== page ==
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John Keats Techniques To Evoke The Reader

John Keats, Techniques To Evoke The Reader’s Senses Essay, Research Paper Question: Examine various techniques a poet can use to evoke reader response to a subject in reference to two or more poems

John Keats, Techniques To Evoke The Reader’s Senses Essay, Research Paper

Question:

Examine various techniques a poet can use to evoke reader response to a subject in reference to two or more poems

Answer:

John Keats uses various techniques in his compositions to evoke a reader’s response to his theme. In Keats’s poem, “On first looking into Chapman’s Homer” depicts Keats’s emotions and feelings after being read Chapman’s Elizabethan translation of the Odyssey. To show the magnitude of his delight, Keats compares his feelings to those of many explorers, who discover the wonders of the world and universe.

On first looking into Chapman’s Homer is an Italian sonnet, with 14 lines, in the classic rhyme pattern of abbaabbacdcdcd, and is written in an iambic pentametre which gives the poem a lyrical flow. The poem begins with a calm beginning, in the voice of ripe experience. “Much have I traveled in the realms of gold. And many goodly states and kingdoms seen;” The calm beginning then mounts to the excitement of the climax towards the end. “Wild surmise” which is then confirmed by the next line, “Silent, upon the peak in Darien” and the image of the peak which also corresponds to the heightened moment.

Keats states in this poem that he has traveled much, presumably by ship (“Round many western islands”) Here we see the first comparison. Keats has done much exploring but he has never explored Homer. Keats compares reading Homer to be equivalent to discovering a new planet. But Keats does not stop at that comparison, because discovering a planet is usually a one man business. Keats makes what would normally be a person and private reading into a communal and heroic event. He does this by turning the event of reading Chapman’s Homer into one that is equal to the exploration of the pacific, or the movement of planets. Keats used Cortez because Cortez did not explore alone in Panama but was accompanied by all his men, (looking at each other with wild surmise.) Keats’s theme in the poem is that when a person reads Homer, he or she becomes a member of a company of people who have discovered Homer.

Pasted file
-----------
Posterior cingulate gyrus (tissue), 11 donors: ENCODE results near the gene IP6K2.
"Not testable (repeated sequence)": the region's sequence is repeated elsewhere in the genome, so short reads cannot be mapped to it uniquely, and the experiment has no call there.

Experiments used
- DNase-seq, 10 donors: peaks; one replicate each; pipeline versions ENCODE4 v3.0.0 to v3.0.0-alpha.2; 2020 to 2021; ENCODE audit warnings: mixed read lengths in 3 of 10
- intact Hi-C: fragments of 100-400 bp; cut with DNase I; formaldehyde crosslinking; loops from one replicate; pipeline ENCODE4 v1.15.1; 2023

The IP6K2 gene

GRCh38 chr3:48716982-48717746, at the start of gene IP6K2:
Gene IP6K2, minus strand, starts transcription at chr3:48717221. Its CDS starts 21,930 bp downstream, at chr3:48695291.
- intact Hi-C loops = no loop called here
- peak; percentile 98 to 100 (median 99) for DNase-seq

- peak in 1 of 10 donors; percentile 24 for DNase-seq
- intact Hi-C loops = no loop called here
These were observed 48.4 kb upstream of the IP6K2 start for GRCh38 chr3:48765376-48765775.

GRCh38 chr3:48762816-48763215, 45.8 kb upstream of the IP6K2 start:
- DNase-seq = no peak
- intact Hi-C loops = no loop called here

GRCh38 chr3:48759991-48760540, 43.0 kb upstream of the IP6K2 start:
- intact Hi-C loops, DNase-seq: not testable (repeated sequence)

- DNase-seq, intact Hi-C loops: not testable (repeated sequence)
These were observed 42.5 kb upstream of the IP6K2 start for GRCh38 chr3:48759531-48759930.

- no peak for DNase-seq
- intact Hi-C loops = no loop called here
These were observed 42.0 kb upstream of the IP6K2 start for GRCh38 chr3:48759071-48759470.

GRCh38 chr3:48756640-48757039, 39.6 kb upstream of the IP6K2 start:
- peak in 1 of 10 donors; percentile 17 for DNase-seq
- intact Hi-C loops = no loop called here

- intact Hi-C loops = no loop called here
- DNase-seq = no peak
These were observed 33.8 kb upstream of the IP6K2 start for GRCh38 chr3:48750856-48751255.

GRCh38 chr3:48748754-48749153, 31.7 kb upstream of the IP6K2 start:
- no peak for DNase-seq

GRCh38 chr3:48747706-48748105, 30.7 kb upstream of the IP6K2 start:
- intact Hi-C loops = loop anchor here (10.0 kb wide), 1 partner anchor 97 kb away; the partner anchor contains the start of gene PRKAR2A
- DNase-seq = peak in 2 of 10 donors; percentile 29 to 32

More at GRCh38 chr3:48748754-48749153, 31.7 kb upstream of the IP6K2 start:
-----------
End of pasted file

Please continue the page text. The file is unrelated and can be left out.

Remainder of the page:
One of the most well known mistakes in Keats’s poem is how he refers to Cortez discovering the Pacific. Keats was most probably referring to Balboa’s discovery of the Pacific. But the mistake however does not interfere with the imaginative and evoking aspects of the poem for Keats wanted the to describe his sensation as “At length the Indians assured them, that from the top of the next mountain they should discover the ocean which was the object of their wishes. When, with infinite toil, they had climbed up the greater part of the steep ascent, Balboa commanded his men to halt, and alone to the summit, that he might be the first who should enjoy a spectacle which he had so long desired. As soon as he beheld the South Sea stretching in endless prospect below him, he fell on his knees, and lifting up his hands to Heaven, returned thanks to God, who had conducted him to a discovery so beneficial to his country, and so honorable to himself. His followers, observing his transports of joy, rushed forward to join in his wonder, exultation, and gratitude”

Keats’s poems very often uses comparison and metaphors extensively to evoke the readers emotions. One other such poet would be A.D Hope in his poem Phallus where Hope makes comparisons to, “gods’ god, divine divining rod and wooden horse receives into your Troy. Phallus may be seen as one of the most metaphoric poems ever written, where each line is ambiguous. Keats uses the metaphors, comparisons and extremely sense evoking images to allow the reader to see and feel what he feels and to sense what he senses.

Bibliography

On first looking into Chapman’s Homer, by John Keats

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